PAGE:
At my home in Anacortes, I am known as Blake Thomson to my wife Jeane and our chocolate lab Maggie; but at the Whidbey General Hospital in Coupeville, Washington, I am known as Dr. StumbleMore. I am a Volunteer, Hospital Caring Clown.
What does a Hospital Caring Clown do?
While all of the medical personnel in a hospital deal with healing a person, I deal with the part of the patient that is not sick. My training enables me to complement the treatment being offered by the medical professionals. I also provide a momentary smile that takes a patient or staff members mind off the serious business at hand.
Just imagine, you’re lying in a hospital bed and a man in bright colored hospital scrubs, with purple and white striped socks, very large purple and yellow saddle shoes, a gently painted clown face, a small red nose, and a stethoscope around his neck with a large ear on the “hearing” side, asks your permission to come in for a visit? Wouldn’t that make you smile? Here are some examples of hospital visits I have had the pleasure of experiencing.
While on rounds, I met the son and daughter of a very sick man. They appreciated my visiting them, and told me that I was welcome to say hello to their father.They warned me, however, that he was not responding at all. After entering the room,I introduced myself,and asked him his first name. He opened his eyes, and smiled as he reached his hand out to mine. We talked with our eyes for a couple of minutes. As I began to gather my things to go, I told him how much I enjoyed visiting with him. He then closed his eyes, and went back to sleep. We had made a heart/mind connection.
On another occasion, the nurses informed me that a woman patient was in need of a smile. I went to her room and, as I always do, asked if I could come in for a visit. She warily said, “Yes” and we met.We talked about her situation, her family, and how she felt. I checked her funny bone with my “ear stethoscope,” and discovered it was functioning correctly. I was also able to flush her IV with a miniature, flushing toilet to make it work better for her. Lastly, I performed an emergency, red nose transplant. I then presented her with a photograph of our visit. As I bid her goodbye, she was relaxed and smiling.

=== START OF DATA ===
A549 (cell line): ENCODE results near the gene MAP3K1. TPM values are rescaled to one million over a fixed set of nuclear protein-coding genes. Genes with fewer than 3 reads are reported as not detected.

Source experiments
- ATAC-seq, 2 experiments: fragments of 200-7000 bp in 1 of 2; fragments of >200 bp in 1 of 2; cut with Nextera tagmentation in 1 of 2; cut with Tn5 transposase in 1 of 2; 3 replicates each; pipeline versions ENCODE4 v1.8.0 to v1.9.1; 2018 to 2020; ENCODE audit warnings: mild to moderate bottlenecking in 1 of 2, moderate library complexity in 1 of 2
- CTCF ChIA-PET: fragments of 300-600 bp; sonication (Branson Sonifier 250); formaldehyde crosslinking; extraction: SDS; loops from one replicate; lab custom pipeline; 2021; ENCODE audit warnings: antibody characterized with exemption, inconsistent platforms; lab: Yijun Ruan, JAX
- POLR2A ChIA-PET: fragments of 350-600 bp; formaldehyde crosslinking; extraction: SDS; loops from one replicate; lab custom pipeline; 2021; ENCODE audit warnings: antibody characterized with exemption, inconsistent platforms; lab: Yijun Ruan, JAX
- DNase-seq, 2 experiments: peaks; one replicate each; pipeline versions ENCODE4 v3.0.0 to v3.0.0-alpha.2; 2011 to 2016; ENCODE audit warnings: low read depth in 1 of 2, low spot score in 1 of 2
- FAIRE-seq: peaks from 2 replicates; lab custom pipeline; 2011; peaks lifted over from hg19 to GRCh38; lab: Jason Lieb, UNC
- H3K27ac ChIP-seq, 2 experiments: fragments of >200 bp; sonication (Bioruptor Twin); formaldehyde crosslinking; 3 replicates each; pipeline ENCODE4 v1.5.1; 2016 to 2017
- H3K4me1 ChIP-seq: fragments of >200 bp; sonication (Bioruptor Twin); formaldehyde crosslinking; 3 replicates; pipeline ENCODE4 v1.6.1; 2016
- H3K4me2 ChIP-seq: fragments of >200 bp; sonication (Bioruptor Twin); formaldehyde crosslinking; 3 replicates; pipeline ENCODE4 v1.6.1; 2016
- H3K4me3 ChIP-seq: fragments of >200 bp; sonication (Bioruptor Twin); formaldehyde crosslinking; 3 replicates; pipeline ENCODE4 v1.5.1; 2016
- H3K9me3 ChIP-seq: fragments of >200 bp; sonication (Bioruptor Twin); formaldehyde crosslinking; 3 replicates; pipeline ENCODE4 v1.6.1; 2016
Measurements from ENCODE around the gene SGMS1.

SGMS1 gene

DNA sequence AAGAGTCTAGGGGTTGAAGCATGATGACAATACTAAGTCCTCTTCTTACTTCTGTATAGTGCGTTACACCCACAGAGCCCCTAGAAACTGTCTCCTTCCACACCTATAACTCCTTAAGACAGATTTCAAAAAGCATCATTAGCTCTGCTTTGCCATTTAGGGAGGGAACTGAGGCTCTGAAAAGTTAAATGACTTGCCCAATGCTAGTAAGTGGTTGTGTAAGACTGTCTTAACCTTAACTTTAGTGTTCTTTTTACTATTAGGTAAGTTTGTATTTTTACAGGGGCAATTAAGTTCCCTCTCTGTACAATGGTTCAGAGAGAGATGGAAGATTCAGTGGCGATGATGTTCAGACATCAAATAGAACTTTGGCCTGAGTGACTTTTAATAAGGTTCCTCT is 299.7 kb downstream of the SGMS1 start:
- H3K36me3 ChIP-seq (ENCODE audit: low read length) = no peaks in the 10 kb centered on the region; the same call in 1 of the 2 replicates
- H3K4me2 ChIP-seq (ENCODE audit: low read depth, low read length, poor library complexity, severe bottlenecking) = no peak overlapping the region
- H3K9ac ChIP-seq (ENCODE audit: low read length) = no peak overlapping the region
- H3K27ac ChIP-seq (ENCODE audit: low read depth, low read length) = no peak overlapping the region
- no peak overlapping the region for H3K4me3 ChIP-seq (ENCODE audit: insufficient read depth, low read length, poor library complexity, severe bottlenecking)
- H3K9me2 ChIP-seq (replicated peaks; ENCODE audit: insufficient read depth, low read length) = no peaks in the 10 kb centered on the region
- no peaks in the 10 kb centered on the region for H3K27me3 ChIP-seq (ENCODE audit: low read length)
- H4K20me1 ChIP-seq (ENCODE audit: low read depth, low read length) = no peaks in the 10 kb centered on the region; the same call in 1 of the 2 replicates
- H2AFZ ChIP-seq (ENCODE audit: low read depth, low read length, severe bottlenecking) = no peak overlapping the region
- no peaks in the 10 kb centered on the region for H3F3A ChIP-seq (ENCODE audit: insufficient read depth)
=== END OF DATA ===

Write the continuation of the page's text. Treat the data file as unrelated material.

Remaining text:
Another time, as I was entering the hospital to begin rounds,a male nurse came out of the surgical suite and told me, ” I need a hug.”We hugged, he said,”thank you” and promptly turned around and walked back into the surgical area. These are just a few examples of what it is like to do rounds as a Hospital Caring Clown.I realize that I may never know all of the positive effects of my visits, but I do know that I make a big difference in the way both patients and staff feel when we meet at the hospital. Just the sight of me will generally take the persons mind off of what is going on, and relieves their stress and anxiety.
I have been a volunteer caring clown for over 9 years. I graduated from Clown College in Minnesota. I majored in Caring Clowning and have continued to hone my skills each year since. In 2006,I became a certified trainer for the Bumper “T” Caring Clown group.This group has trained over 150 volunteers, and serves 32 hospitals all over the United States.
I have been doing rounds at Whidbey General Hospital in Coupeville for the past 3 years. Prior to that, I was a Caring Clown at Salinas Valley Memorial Hospital in Salinas, California.
As a member of the The Bumper “T” Caring Clowns, I am trained to assist in setting up new programs in hospitals and to train new Caring Clowns.I also give talks to groups on what Caring Clowning is all about. I hope that I have intrigued a few of you to consider this very rewarding avocation.